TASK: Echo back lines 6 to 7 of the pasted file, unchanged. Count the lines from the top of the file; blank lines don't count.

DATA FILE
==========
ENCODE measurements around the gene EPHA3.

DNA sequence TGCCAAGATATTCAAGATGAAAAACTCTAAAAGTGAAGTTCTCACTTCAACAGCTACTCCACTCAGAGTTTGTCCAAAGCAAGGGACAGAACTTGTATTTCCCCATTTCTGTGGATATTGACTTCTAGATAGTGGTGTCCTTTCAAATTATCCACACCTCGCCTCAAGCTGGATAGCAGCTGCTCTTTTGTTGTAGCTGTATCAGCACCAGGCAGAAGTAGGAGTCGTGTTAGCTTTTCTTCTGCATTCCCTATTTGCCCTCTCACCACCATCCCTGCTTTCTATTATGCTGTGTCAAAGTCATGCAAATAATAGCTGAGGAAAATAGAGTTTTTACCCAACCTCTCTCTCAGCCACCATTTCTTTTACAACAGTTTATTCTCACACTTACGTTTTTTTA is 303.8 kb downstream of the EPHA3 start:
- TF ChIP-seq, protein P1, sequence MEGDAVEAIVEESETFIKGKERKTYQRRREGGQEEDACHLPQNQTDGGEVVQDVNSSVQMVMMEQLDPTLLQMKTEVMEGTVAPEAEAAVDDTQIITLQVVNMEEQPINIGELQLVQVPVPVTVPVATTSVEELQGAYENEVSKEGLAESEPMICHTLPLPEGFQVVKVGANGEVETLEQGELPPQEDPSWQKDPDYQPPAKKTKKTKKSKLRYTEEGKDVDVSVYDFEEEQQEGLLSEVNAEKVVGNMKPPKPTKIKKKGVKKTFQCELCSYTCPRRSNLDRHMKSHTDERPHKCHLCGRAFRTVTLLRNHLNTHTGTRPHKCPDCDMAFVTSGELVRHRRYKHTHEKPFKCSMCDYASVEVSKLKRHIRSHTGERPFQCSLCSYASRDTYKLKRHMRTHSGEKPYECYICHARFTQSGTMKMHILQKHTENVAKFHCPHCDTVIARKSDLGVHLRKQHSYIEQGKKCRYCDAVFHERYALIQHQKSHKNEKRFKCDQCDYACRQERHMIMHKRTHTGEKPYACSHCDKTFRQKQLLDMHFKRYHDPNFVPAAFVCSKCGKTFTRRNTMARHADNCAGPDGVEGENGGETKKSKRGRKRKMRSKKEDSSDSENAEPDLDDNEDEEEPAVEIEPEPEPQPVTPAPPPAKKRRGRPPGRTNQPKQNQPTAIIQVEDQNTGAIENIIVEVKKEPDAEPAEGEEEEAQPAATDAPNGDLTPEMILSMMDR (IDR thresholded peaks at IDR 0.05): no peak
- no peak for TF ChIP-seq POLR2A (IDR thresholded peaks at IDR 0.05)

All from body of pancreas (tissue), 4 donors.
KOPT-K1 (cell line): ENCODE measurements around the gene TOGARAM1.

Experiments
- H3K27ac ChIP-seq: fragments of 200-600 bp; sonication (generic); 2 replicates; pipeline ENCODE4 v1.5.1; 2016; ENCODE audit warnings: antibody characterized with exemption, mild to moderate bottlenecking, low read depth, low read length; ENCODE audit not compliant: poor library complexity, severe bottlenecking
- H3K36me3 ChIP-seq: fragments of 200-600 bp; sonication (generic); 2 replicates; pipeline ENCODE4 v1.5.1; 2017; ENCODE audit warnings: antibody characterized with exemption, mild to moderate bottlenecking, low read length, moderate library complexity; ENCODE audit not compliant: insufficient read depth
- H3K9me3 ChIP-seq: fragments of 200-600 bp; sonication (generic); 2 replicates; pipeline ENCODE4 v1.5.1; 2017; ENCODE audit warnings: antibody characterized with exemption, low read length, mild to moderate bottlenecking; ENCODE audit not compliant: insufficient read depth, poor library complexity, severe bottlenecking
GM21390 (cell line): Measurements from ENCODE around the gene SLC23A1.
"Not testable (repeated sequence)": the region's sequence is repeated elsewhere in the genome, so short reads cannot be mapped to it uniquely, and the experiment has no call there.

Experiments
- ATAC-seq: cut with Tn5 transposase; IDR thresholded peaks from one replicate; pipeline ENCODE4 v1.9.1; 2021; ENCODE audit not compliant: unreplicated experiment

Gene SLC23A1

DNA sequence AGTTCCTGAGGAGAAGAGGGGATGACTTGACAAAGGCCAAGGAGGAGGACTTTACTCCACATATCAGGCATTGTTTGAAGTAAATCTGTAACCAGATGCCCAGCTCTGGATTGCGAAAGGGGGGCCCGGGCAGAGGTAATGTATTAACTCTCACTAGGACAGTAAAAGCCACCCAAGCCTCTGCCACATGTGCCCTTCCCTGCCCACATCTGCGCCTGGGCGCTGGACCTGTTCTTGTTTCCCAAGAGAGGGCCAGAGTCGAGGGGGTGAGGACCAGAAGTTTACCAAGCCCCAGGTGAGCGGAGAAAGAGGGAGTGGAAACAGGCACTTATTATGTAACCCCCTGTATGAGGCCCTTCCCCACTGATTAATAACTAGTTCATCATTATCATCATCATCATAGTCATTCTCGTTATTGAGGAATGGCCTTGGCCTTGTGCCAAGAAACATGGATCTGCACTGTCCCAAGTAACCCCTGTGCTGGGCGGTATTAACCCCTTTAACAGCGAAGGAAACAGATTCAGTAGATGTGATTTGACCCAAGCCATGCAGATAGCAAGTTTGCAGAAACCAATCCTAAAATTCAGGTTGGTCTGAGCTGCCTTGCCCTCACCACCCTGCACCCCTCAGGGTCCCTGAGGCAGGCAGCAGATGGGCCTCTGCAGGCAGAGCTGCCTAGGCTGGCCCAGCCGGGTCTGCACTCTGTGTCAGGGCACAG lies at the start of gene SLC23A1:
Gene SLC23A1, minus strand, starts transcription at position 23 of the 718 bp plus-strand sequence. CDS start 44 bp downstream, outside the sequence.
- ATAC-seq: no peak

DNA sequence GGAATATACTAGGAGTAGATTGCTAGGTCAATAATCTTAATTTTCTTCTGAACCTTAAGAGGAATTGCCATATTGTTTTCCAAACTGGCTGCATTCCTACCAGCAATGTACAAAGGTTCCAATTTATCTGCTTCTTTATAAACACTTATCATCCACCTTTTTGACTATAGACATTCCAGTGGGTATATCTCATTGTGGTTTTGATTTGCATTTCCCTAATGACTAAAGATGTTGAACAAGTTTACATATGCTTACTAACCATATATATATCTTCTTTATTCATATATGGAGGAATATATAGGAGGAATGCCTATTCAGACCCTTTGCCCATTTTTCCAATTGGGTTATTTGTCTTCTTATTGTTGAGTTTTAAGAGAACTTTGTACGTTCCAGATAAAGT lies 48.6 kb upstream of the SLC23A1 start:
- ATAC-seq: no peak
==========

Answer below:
KOPT-K1 (cell line): ENCODE measurements around the gene TOGARAM1.

Experiments